Quick, someone tell Manny Machado that dirty and lazy is no way to go through baseball.
That’s especially true when you’re going to ask teams, such as the Cubs, for hundreds of millions of dollars in free agency.
If the last two games of the NL Championship Series are an indication, Machado could be a bad, or at least an aggravating, $300 million investment.
In the 10th inning of Game 4 of the NLCS on Tuesday, Machado cracked a grounder to short and ran down the line. He was thrown out easily. But no matter. Instead of stepping on the base, Machado intentionally kicked the right foot of Brewers first baseman Jesus Aguilar.
There was no reason for it. It’s a routine baseball play that players go out of their way not to aggravate, even though the target of a first baseman’s foot is vulnerable every time. So, it’s an idiot move aimed only at creating an injury, and it follows Machado’s being called out the day before for illegal slides at second base.
After Tuesday’s incident, Aguilar had something to say to Machado. Machado had something to say back. The benches emptied. No punches were thrown, although shots were taken after the Dodgers won in 13 innings.
Brewers infielder Travis Shaw echoed Yelich’s view that it was “a dirty play.”
When asked if Machado had gone past the line of playing hard, Brewers manager Craig Counsell said, “I don’t think he’s playing all that hard.”
And that might be the biggest issue for the Cubs and their fans. They might like the idea that Machado would come to Wrigley Field pre-hated by the best team in the division, but you might come to hate Machado, too. You and Joe Maddon, and here’s why:
Machado doesn’t Respect 90.
Yes, he has a world of talent – at least 33 homers each of the last four seasons with a slugging percentage over .500 in that span — but he has a recurring issue regarding hustle.
Earlier in the NLCS, on another shot to short, Machado flat didn’t run out of the box.
It was noticed back in Baltimore, where Machado used to play and apparently made a habit of it, if this tweet from former Orioles great and current broadcaster Jim Palmer is any indication: “Once again Manny doesn’t run hard. Down 0-1 in series , 0-0 game in 4th. Too tired to run hard for 90 feet. But wants the big $$ #pathetic @masnOrioles”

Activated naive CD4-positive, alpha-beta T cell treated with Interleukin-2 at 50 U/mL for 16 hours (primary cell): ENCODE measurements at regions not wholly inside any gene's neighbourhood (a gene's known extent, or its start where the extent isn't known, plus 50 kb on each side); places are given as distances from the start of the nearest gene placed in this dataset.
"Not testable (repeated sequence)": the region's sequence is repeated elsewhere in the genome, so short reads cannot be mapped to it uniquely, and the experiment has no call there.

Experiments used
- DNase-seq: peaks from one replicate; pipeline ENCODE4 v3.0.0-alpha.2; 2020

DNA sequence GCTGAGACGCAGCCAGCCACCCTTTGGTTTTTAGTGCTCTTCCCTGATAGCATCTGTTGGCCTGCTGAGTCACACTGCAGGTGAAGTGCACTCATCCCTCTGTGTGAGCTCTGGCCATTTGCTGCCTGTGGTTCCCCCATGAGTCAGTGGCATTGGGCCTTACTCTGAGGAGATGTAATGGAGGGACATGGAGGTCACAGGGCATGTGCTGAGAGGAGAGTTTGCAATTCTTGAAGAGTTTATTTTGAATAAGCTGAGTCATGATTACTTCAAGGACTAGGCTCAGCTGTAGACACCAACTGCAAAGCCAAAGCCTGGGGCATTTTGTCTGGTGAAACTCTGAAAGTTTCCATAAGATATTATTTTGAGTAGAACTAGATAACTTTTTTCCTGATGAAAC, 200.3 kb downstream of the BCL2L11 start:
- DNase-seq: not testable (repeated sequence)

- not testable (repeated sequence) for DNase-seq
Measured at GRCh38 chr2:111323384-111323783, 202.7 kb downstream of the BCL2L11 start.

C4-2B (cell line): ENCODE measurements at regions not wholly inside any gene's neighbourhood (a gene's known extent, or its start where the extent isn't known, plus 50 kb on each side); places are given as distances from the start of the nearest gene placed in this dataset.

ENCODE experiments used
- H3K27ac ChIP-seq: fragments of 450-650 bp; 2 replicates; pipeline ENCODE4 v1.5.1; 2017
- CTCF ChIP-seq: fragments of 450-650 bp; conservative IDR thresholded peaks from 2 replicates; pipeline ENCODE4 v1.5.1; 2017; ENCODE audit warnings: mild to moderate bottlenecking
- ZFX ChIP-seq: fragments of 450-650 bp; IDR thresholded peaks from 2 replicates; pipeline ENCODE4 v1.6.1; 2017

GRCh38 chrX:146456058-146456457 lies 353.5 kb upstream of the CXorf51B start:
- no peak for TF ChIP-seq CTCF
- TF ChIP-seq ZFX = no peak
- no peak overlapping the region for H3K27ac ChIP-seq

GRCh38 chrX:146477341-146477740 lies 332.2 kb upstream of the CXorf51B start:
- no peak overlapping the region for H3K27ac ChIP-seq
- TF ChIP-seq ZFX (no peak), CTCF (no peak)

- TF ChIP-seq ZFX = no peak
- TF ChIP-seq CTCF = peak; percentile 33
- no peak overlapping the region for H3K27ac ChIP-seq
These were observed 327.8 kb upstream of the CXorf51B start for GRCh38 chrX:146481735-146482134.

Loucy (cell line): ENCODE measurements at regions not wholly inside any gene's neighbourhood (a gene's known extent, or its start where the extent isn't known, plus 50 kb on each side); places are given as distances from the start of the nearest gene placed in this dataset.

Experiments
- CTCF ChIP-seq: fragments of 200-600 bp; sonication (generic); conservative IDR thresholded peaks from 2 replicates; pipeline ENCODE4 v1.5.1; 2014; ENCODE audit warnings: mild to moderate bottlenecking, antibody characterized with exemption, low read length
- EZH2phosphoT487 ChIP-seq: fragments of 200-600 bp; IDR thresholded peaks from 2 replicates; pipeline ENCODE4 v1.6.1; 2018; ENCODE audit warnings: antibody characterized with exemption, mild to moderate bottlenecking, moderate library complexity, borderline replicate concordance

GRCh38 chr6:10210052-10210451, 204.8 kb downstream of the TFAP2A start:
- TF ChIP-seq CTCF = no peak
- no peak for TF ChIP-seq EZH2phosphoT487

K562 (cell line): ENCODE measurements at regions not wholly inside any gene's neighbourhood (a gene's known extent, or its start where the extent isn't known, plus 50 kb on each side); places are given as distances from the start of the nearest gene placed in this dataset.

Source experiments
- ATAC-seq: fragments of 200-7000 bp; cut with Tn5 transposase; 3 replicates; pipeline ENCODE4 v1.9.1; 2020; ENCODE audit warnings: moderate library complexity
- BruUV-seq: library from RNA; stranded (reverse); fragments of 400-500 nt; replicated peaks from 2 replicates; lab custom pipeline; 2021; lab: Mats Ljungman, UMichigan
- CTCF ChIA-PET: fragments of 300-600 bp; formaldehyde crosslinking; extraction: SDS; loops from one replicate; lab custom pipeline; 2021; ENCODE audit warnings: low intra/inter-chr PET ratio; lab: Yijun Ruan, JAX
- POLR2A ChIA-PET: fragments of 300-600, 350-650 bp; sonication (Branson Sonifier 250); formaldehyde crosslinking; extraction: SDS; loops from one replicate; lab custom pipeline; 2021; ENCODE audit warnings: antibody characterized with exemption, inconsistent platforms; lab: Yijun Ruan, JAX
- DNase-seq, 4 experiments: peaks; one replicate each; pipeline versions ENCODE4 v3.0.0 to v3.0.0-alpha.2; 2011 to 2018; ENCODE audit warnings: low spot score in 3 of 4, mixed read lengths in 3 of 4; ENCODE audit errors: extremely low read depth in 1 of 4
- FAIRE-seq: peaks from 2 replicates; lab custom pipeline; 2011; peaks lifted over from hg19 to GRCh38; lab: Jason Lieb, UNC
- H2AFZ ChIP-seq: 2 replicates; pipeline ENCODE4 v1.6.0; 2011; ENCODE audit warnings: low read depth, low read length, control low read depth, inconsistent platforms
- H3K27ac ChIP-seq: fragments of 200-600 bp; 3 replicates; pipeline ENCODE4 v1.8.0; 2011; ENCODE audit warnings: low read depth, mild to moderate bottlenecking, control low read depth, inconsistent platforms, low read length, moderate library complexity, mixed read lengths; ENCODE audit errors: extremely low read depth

When asked by The Athletic’s Ken Rosenthal about his diva act on that play, Machado didn’t have much of an answer, nor did he express much urgency in changing his ways.
“I’ve been thinking about it and it happens every time, there’s no excuse for it honestly,’’ Machado said. “I’ve never given excuses for not running. I’m not hurt, there’s no excuse but I’ve been the same player … I’ve been doing this for eight years, I’m in ‘The Show’ for eight years, I’ve done the same thing for eight years, I’ve been the same player. (note: Machado actually just completed his seventh season.)
“Obviously I’m not going to change, I’m not the type of player that’s going to be ‘Johnny Hustle,’ and run down the line and slide to first base and … you know, whatever can happen. That’s just not my personality, that’s not my cup of tea, that’s not who I am.’’
He’s not going to be “Johnny Hustle.’’ Fine example there. In seven seasons, he hasn’t found the need to hustle all the time. Nice message there. Hustle is the most expected part of the game, other than a Tyler Chatwood walk, I mean.
The suddenly neutered Cubs need the kind of power Manny Machado would bring, but this is a team coming off the sting of team baseball president Theo Epstein calling out players for a lack of urgency and demanding it every inning. And the big-money free agent they’d sign can’t even Respect 90?
And the big free agent they’d sign would be a guy who can’t trouble himself to run to first base?
And when he does run the bases, he has a rap sheet.
That would be some $300 million bet for the Cubs: They’d either change an unrepentant Machado or make Epstein look like a clown with his demand for urgency in every inning of every game.